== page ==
17th Sunday in Ordinary Time
Immediately after the story of the disciples’ return from their first mission (last Sunday), Mark reports the first multiplication of loaves. But he liturgy, starting today, temporarily sets aside Mark’s gospel in order to read in John’s the account of the multiplication of the loaves and, afterwards, for four Sundays, the discourse on the Bread of Life. Old Testament texts shed light on each successive part of the 6th chapter of John’s Gospel.
For the next five weeks, then, our Gospel readings come from John’s said chapter, which contains the profound discourse on the Bread of Life, a theological and spiritual reflection on the meaning of the Eucharist for the life of the Christian and the community. The Gospel today is, in fact, the first of five readings we will be given from that Eucharistic chapter.
But before we reflect on the eucharistic insights of the evangelist, we need to pay close attention to the opening verses of chapter six, for it begins with one of the seven signs worked by Jesus. Our reading opens with a large crowd following Jesus. They saw his signs of healing. They wanted more. They were also hungry. But there were only five barley loaves and a couple of dried fish on hand. Jesus gives thanks for the little that is present and proceeds to use it to feed 5000 people. The reaction of the crowd is typical: Jesus realized that they would come and carry him off to make him king, so he fled back to the mountain alone.
Jesus is not interested in being a celebrity. His bread is to do the will of the Father. Jesus knows that he is faithful to the mission entrusted to him. But there is another lesson for us to consider in this episode of multiplying resources so that human needs are met. Jesus provides for the people’s physical, material needs. Only after the noise of hungry stomachs has been silenced can the people hear Jesus speak about the bread of life. The bread of earth is not unimportant. Granted, we do not live by bread alone, but we do not live without it. Material needs, those things basic to human life, should never be considered trivial.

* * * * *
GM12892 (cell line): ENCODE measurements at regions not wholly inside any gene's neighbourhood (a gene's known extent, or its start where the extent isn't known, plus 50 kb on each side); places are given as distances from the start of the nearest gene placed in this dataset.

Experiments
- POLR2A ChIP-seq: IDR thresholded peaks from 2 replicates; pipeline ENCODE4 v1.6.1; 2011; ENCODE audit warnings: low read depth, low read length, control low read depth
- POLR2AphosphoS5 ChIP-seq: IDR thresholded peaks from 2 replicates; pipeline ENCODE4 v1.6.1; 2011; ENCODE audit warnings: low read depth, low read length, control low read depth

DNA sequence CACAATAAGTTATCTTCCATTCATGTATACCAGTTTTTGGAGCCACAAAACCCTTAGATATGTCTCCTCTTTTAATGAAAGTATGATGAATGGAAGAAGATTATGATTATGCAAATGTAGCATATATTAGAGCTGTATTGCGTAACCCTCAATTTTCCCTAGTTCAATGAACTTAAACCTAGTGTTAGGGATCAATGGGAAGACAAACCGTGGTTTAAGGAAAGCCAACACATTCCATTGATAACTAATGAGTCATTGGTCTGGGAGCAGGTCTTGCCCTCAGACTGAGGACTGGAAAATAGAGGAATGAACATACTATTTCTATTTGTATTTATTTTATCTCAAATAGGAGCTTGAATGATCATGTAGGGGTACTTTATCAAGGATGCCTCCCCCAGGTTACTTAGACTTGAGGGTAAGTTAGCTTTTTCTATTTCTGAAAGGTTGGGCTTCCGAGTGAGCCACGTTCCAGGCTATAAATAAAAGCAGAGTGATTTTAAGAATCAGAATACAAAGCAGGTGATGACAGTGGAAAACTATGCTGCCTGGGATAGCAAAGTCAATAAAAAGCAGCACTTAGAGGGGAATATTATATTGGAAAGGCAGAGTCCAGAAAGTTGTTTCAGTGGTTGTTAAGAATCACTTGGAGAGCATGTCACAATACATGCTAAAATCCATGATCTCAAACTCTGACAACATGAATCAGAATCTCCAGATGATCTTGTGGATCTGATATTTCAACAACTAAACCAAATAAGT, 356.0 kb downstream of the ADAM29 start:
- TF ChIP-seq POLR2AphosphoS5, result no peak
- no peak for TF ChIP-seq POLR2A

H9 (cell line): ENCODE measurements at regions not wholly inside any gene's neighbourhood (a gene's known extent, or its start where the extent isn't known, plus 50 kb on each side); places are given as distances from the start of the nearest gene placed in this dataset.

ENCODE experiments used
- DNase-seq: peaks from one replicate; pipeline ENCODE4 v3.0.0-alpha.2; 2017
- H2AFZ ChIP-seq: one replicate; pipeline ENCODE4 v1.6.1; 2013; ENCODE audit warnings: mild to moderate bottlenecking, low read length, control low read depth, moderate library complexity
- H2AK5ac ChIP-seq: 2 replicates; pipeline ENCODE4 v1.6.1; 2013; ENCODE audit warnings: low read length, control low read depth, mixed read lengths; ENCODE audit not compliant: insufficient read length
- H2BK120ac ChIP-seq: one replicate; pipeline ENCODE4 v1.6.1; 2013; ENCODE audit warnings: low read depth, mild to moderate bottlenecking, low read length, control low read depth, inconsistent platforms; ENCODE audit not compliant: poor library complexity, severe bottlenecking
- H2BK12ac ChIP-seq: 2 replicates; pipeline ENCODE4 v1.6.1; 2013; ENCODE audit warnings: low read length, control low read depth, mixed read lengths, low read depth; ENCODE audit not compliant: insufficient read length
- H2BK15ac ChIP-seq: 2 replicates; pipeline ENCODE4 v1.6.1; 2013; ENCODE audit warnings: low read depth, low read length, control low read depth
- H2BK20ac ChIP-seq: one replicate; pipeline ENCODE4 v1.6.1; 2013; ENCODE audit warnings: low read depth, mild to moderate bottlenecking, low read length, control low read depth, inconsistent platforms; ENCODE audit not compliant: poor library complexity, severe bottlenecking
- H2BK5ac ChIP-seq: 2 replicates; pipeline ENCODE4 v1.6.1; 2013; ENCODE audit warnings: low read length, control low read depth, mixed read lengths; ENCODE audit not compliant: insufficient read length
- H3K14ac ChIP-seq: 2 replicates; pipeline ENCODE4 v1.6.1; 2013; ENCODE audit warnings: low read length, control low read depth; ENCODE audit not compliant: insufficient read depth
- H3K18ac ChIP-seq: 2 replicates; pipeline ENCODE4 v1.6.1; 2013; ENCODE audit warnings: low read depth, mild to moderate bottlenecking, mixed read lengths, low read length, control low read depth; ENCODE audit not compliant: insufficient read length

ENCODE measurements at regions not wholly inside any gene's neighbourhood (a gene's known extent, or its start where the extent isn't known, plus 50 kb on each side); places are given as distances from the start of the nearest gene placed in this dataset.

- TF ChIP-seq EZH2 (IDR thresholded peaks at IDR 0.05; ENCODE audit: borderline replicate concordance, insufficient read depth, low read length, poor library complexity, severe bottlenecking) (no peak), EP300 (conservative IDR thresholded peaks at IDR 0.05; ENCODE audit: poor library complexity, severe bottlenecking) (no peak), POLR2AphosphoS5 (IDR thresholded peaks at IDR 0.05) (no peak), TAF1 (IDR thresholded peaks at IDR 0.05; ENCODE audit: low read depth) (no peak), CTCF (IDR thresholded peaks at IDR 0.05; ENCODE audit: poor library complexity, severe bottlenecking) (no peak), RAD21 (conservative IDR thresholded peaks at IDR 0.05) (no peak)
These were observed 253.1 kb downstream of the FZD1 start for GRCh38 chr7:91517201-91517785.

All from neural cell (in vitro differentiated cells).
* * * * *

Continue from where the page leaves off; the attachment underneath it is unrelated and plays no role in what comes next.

It is easy for us to be spiritual when our stomachs are full, our thirst is quenched and we have a roof over our heads. Jesus is showing us that before we preach and teach, we must care for real, human, bodily needs. We must provide earthly bread and clothes and shelter for the least of our brothers and sisters. To meet the physical and spiritual needs of others is truly to realize the words of St. Paul: Live a life worthy of the calling you have received... bearing with one another lovingly.
Our society today is filled with many who are empty, who lack adequate food, clothing and shelter, who find themselves on the margins of an affluent society. But there is yet another emptiness. There are also those who are filled with the goods of this world, but who lack the spiritual gifts necessary for true peace. All human needs are worthy of our attention. The responsorial psalm tells us that the hand of the Lord feeds us and answers all our needs. Let us daily be the hands and eyes and ears of the Lord. Let us meet all the needs of one another.
The conclusion of this narrative is especially significant. The disciples “filled twelve wicker baskets with fragments”… the guests are about five thousand in number. This detail highlights the abundance of the bread multiplied by Jesus… The fragments make us think of the ancient appellation of Eucharist: the fraction of the bread… that the eucharistic bread will never fail in the Church.